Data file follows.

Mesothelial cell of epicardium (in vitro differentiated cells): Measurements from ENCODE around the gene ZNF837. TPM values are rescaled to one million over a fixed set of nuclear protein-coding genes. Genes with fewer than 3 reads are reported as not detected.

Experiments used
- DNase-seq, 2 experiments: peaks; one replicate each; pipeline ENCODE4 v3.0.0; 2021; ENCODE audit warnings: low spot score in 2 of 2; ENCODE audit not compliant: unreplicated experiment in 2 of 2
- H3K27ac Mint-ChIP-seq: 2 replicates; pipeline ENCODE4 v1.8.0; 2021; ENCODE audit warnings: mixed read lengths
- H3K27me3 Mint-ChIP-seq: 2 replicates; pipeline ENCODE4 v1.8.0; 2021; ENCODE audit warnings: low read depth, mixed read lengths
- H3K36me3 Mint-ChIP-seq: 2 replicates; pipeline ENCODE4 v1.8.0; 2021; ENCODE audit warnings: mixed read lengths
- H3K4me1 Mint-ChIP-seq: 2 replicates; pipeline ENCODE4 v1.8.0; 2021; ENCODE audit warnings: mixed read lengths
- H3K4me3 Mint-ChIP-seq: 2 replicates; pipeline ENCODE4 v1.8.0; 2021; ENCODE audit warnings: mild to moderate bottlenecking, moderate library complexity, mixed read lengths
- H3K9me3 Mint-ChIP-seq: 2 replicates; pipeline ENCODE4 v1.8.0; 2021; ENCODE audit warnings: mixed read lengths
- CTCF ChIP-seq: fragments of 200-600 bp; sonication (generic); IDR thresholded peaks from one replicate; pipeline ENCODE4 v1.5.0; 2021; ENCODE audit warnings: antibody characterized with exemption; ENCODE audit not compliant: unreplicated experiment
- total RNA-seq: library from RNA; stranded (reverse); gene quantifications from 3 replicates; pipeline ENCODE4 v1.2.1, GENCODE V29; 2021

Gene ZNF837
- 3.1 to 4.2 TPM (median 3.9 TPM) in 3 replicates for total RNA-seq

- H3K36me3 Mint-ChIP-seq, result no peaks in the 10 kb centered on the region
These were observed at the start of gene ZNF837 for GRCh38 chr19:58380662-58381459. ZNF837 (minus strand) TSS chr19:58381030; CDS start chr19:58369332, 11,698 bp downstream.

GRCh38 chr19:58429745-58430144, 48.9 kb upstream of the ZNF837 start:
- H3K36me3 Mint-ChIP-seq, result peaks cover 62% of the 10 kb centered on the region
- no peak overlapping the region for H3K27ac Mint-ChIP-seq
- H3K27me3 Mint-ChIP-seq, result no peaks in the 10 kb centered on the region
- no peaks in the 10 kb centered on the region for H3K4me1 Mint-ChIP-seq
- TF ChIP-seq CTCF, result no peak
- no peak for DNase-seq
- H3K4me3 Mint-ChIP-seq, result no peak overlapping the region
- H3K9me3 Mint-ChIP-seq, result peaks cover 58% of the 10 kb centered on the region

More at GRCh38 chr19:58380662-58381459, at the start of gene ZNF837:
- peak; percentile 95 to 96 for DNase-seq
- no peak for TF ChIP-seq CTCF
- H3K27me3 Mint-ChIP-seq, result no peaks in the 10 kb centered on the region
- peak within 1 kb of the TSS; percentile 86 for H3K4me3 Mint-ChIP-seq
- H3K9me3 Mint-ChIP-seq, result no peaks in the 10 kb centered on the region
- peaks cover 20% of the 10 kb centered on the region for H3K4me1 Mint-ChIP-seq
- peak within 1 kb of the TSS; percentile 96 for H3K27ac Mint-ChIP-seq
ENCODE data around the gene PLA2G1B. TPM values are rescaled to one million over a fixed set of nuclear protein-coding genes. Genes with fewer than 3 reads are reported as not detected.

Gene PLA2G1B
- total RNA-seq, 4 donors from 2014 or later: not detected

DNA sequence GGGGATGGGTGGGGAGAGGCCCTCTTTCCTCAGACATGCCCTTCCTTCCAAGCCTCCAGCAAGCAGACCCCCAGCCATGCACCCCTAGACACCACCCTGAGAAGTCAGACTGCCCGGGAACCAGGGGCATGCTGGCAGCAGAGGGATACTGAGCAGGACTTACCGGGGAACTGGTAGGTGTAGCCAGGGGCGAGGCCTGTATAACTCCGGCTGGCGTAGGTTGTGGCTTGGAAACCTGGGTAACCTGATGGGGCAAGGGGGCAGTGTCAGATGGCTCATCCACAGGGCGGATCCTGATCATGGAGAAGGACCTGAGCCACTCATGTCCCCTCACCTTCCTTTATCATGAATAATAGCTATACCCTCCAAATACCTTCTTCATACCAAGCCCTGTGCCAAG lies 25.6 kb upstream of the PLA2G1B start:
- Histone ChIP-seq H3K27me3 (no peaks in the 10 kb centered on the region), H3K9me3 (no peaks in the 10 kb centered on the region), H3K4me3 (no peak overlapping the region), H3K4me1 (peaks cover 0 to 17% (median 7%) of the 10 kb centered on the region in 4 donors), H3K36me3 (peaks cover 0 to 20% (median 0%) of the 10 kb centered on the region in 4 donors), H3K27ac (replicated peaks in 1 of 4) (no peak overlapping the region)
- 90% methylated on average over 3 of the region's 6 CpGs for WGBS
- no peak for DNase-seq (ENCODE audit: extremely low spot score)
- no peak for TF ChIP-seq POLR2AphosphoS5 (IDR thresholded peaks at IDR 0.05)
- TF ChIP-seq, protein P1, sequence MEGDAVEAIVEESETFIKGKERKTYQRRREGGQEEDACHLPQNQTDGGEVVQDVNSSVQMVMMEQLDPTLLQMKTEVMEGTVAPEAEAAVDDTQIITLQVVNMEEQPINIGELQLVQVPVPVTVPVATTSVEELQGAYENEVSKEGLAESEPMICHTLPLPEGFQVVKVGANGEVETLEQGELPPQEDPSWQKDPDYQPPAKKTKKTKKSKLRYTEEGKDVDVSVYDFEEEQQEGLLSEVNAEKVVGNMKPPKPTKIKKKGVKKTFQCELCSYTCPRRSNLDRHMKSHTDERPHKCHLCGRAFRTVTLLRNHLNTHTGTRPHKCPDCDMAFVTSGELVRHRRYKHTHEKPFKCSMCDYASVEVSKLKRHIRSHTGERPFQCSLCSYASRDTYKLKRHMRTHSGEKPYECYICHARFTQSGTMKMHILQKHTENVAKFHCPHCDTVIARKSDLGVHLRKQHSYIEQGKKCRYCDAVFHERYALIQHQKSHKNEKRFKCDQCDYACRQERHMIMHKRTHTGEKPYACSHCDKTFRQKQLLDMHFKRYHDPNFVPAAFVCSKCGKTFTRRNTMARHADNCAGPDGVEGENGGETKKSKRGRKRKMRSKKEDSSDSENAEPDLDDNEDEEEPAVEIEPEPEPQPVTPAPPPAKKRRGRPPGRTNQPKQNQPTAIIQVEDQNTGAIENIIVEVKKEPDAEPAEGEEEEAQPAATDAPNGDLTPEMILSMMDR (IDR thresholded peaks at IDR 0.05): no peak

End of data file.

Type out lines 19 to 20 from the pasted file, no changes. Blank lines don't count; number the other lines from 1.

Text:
- H3K27me3 Mint-ChIP-seq, result no peaks in the 10 kb centered on the region
- no peaks in the 10 kb centered on the region for H3K4me1 Mint-ChIP-seq